High school girls and Sanctuary came together to tell Bloomingdales that rape culture isn’t funny.
Recently, Bloomingdales published a not-so-funny “prank” in their holiday catalogue. Here’s an idea, the ad suggests: “spike your best friend’s eggnog when they’re not looking.” At Sanctuary, we know how pervasive rape culture is, in our city and on our campuses.
So we asked a group of high school girls, how did you feel after seeing the Bloomingdales ad? Check our their powerful responses:
Executive Director Judy Kluger contacted Bloomingdale’s CEO to share what they said. Read on for Judy’s letter. Rape culture is pervasive in our society – but we all have the power to call it out.
November 17, 2015
Mr. Tony Spring
Chairman and Chief Executive Officer
1000 Third Avenue
New York, NY 10022
Dear Mr. Spring,
Selling Bloomingdale’s products by promoting rape culture is far more serious than a simple “error in judgment.”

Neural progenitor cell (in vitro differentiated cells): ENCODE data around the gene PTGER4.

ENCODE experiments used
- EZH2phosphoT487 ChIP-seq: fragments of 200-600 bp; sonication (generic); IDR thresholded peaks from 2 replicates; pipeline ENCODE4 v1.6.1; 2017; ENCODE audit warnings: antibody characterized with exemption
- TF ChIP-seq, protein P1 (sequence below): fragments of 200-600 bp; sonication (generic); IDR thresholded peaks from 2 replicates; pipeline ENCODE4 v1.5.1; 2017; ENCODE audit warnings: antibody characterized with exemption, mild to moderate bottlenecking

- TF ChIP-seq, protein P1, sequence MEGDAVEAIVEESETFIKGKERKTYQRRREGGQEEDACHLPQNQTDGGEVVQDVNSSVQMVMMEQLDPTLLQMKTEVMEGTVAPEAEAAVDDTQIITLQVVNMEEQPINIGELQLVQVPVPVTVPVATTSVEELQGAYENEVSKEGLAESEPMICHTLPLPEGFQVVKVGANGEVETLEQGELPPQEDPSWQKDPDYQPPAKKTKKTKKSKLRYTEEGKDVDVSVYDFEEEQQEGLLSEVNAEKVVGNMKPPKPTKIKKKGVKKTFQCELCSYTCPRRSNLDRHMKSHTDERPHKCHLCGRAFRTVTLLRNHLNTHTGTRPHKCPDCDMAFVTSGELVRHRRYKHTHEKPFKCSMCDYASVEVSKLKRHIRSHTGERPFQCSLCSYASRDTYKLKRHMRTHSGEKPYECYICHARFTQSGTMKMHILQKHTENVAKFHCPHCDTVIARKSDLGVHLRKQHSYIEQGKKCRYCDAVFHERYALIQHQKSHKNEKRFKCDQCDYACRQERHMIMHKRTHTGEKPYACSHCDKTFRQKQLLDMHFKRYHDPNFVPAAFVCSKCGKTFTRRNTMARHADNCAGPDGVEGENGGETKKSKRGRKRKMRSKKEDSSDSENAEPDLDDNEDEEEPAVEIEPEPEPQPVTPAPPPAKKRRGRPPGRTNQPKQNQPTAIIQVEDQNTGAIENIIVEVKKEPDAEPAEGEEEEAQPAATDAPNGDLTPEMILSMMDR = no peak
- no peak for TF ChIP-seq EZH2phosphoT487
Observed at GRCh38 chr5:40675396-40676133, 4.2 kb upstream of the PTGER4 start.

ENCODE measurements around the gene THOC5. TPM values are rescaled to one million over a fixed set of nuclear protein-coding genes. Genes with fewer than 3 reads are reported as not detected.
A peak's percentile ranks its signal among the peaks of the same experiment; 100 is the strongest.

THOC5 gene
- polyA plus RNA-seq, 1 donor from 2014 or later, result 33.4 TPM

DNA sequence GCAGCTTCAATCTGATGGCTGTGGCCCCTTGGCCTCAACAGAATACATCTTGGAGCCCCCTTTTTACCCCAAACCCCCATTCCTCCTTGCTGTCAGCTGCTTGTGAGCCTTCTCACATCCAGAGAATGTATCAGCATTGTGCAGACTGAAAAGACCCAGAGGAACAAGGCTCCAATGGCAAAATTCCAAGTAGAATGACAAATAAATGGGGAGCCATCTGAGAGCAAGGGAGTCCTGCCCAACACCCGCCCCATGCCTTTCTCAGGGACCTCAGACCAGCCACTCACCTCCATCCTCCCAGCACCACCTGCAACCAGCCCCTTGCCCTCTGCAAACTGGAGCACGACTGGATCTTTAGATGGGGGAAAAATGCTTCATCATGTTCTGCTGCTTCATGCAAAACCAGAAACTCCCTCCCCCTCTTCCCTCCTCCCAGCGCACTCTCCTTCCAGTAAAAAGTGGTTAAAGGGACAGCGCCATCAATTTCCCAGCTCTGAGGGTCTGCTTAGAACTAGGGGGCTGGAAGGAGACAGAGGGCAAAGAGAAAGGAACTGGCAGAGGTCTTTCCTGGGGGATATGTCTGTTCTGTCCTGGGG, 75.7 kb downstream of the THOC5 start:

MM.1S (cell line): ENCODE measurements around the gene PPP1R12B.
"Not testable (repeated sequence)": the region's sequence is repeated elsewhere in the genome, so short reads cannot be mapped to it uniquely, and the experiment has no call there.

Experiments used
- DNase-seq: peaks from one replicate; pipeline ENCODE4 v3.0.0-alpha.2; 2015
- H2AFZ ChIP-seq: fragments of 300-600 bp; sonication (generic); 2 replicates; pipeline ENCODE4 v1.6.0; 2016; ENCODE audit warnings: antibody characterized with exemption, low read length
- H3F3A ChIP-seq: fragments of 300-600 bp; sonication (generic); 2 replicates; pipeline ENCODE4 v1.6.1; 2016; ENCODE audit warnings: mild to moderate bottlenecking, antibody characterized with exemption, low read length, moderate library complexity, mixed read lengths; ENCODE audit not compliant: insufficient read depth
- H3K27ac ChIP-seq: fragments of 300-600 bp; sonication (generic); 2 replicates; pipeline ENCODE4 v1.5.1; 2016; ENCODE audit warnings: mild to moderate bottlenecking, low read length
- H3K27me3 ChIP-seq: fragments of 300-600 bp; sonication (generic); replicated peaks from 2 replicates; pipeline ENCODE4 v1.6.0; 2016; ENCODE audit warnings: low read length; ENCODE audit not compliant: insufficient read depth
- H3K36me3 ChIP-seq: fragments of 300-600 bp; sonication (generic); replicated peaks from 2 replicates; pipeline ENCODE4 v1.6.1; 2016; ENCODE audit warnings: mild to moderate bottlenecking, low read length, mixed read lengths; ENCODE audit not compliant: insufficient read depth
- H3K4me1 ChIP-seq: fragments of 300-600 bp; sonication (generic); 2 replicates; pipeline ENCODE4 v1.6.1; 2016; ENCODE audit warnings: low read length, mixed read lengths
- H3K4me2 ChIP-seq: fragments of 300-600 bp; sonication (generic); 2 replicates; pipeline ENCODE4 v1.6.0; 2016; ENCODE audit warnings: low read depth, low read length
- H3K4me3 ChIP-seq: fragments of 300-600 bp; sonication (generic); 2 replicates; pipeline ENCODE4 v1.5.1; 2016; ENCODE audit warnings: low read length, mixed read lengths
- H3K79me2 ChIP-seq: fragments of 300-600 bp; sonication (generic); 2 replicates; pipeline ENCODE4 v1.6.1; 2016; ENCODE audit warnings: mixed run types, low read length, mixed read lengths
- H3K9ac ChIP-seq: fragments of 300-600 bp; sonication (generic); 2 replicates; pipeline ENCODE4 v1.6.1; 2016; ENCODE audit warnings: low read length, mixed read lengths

What message could you have possibly intended to send with the ad, Spike Your Best Friend’s Eggnog When They’re Not Looking? That it’s OK to become a date rapist for the holidays?
Any high school student would have known better. In fact, in our work to combat gender violence, we showed your catalogue ad to a group of students who are involved in a leadership program for girls. Their immediate reactions were visceral. The ad made them feel scared, disgusted and disrespected. One student asked, “Is Bloomingdale’s really promoting rape?”
We will never know the true extent to which date rape drugs – like spiked eggnog – are used.
But, as a former New York State Supreme Court Judge and sex crimes prosecutor before that, I do know first-hand how dangerous these powerful drugs can be. A common side effect is memory loss. Victims awake from a drug-induced state, sick, frightened, hurt and unable to recall the attack. And for those who are able to remember, they are often too embarrassed to report the crime. According to the U.S. Department of Justice, 82 percent of sexual assaults are committed by a non-stranger, much like the “friend” in your ad.
Glamorizing violence against women in advertising is not new, but it is time to stop. It is time that advertising and media executives and industry leaders, like yourself, step up and pledge to stop perpetuating images that portray women as easy targets of sexual violence.
Hon. Judy Harris Kluger
Sanctuary for Families